Most of my career was spent in shift rotations of six days of 4X12, followed by six days of 8X4 and then a big one day off and the next evening you had to report for six days of 12amX8am. Included in this mess was last minute court notices and the average sleep was about two hours a day on that midnight to eight shift. Most officers were in a constant state of sleep deprivation, sometimes reporting for court at 10am and spending all day there until 5PM and were expected back for work in the evening at around 11PM. Sleep? Apparently the city did not account for it. Much work was spent by our union to adjust this situation and eventually a compromise schedule was implemented. During my entire career, I was a captive of the city. The reason the city wanted to keep you localized was to contact you when they wanted.(To the point of sending a patrol car to your door with a note to come in to work) Even when you are on vacation, if there is a perceived “emergency” they call you back from where you are. Only overseas vacations were exempt. I lived in a typical NE row, kept a low profile, acted in several off duty arrests, etc. I had two desires. One was to return to school to acquire the B.A. that I should have had but never had a chance to complete. (I had an old Associate Degree, so two years were left). The other was the idea of moving out of the city to a suburban area just like the Philadelphia TEACHERS were allotted in their contract since the time of Wilson Goode (who rewarded the teacher’s union liberally, and was employed by them as a “consultant” after his terms as Mayor). The Degree could not be worked out despite several attempts, until I was retired. The other was never realized either, until I retired. I should have had the same rights back then as the teacher’s union, why was there discrimination in this capacity? The reason they now have the ability to leave is because a majority of the higher ranking personnel live on the extreme edge of the city. In order to prevent experienced officers from a mass exodus, they needed to have this right to live outside the city or they would lose most of their experienced personnel. That is the real reason why it was granted in the contract.Another responded to my suggestion that Philadelphia police have "palpable" contempt for the residents they serve:
really? can you blame them? head into any area other than center city (where i happily and safely reside) and see what the hell the cops have to deal with every single day.... not many cats stuck up in trees or crossing little old ladies... just nonstop violence, no witnesses, zero cooperation, NO stop to the cycle of reproducing generations of criminals.....so, should they be dropping "stay in school" to the kids or try to dodge the bullets so one of those kids doesn't get shot? or better yet, run over by an ATV doing 90mph wheelies down allegheny ave? so, the parenting and coddling is up to the po-po, not the mom with the neck tattoos who is on her 5th kid with 5th babydaddy before her 26th birthday? c'mon, cuz..... the problem is DEEP but it ain't the cops fault.... also - so, the people shooting - they're not the fatherless kids (now 18) OF the women in the same neighborhoods that they're shooting up???")... you want to write a cutting piece, expose that saga.....A similar response from a man identifying himself as a retired police officer:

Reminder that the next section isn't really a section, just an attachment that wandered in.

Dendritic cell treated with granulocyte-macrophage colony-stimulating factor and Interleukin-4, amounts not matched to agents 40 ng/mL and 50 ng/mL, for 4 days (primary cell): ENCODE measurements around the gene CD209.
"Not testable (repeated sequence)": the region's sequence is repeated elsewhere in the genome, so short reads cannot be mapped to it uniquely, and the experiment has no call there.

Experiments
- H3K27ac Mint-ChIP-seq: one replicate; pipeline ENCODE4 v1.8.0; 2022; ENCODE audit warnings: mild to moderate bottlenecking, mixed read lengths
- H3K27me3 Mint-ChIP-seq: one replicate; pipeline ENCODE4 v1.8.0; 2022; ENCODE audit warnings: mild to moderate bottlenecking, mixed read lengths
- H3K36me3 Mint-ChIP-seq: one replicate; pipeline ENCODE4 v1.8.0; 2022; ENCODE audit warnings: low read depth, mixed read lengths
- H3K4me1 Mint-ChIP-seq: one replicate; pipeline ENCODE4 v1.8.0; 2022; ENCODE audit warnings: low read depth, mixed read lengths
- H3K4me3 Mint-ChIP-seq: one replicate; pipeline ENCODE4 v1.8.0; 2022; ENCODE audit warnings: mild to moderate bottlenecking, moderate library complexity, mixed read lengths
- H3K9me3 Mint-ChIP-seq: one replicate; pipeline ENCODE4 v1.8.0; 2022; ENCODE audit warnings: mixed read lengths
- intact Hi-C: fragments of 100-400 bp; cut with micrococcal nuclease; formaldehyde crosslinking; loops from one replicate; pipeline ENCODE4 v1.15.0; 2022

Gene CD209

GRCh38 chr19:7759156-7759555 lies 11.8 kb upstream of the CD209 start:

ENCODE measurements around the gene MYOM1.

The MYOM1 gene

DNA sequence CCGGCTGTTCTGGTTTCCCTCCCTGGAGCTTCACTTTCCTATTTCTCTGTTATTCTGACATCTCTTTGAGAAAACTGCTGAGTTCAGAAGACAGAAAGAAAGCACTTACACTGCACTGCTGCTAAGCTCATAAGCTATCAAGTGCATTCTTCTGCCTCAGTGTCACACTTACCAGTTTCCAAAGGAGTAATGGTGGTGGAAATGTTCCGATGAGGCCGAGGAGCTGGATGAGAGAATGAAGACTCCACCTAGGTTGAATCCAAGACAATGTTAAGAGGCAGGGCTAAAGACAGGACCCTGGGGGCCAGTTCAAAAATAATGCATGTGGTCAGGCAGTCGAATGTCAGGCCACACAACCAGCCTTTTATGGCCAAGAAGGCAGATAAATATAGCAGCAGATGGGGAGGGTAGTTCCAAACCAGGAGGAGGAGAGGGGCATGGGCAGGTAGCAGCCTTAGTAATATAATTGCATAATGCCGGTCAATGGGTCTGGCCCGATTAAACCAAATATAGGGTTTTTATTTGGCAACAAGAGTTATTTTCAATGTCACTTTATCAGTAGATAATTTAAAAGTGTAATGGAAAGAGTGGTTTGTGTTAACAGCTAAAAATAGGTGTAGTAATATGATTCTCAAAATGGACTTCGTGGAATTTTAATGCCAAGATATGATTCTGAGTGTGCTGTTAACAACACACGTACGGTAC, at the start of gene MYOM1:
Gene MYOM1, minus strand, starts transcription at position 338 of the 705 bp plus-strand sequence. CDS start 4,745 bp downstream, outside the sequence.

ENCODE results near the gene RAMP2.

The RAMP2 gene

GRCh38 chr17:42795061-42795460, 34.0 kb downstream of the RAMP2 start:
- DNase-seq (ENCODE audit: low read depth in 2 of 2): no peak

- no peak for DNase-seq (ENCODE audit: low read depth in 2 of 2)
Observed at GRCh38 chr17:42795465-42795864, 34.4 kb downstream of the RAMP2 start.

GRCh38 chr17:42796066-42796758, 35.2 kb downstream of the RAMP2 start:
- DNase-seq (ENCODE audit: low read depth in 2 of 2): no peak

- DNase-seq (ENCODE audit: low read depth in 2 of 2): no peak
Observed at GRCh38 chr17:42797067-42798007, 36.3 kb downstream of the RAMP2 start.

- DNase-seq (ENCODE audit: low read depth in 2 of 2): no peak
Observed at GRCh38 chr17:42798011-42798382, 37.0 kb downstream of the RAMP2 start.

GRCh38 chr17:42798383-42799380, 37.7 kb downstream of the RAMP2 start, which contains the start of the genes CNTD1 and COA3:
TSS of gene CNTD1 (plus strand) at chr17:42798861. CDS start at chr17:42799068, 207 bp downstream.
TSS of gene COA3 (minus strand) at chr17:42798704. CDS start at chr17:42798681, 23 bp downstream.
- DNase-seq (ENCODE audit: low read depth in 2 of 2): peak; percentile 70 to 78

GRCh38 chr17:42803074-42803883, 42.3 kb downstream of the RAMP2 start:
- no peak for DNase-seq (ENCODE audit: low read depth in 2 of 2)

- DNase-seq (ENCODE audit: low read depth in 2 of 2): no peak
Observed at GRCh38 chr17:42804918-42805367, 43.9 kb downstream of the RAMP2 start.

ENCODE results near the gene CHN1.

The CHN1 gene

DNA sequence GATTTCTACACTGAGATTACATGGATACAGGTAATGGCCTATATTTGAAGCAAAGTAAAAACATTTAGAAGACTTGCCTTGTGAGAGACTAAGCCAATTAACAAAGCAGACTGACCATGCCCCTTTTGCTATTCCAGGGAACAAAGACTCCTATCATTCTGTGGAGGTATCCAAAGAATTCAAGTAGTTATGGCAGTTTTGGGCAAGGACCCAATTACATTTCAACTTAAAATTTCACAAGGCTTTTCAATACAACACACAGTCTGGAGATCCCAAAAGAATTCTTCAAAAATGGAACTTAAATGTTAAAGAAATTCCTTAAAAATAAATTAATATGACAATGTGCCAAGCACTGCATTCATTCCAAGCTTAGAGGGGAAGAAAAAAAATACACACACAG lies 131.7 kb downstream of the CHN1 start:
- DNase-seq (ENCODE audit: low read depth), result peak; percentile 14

In the past 20 plus years, respect for any authority, be it the Police, the Clergy, or even Parents and Grand Parents has all but eroded… the mentality is that you can do whatever you want, to whomever you want, with complete impunity. We I grew up if an Officer told you to get off of a corner, you did! If an Officer ever brought me home to my parents, no matter what, I was in trouble. We were taught to respect our elders, now all you ever hear is “not my Johnny, or not my little angel… Parents don’t want to take responsibility for their children’s actions, for the most part, all they want the kids to do is go out and bother ANYONE ELSE but them. Are Police Officers perfect, no, but then again, no one else is perfect; we all make mistakes, But just because you wear a Blue Uniform, and agree to be a target for anyone who wants to strike out at authority, and just because you give up most of your family life to work long hours in all weather, doesn’t automatically make you a bad guy. My challenge to you would be to put on that same Blue Uniform, and go out and drive a police car on Philly’s streets, and see if your attitude changes. But I’ve made that challenge before, and so far, not one journalist has had the stones to take up my challenge. And for the record, all during the time I was a Philadelphia Police Officer, I served as a Boy Scout Leader in my neighborhood for 15 years, served on two Civic Groups, and served in my Church as a member of our Parish’s Music Ministry and on the Parish Council… but then, according to you, I must have hated Philadelphia.For what it's worth, I have some sympathy for some of what I find in these letters. Philadelphia Police could do everything right, and this town would still be an incredible, and often-dangerous, challenge to those officers.
On the other hand, I think plenty of officers—led by FOP president John McNesby—use those challenges as a shield to deflect criticism and avoid introspection about how they might do better, much less examine their own (partial) culpability in creating the culture they despise. "It's tough out there! You can't possibly understand!" I can acknowledge those challenges are considerable, but still expect better from my police department. And I do.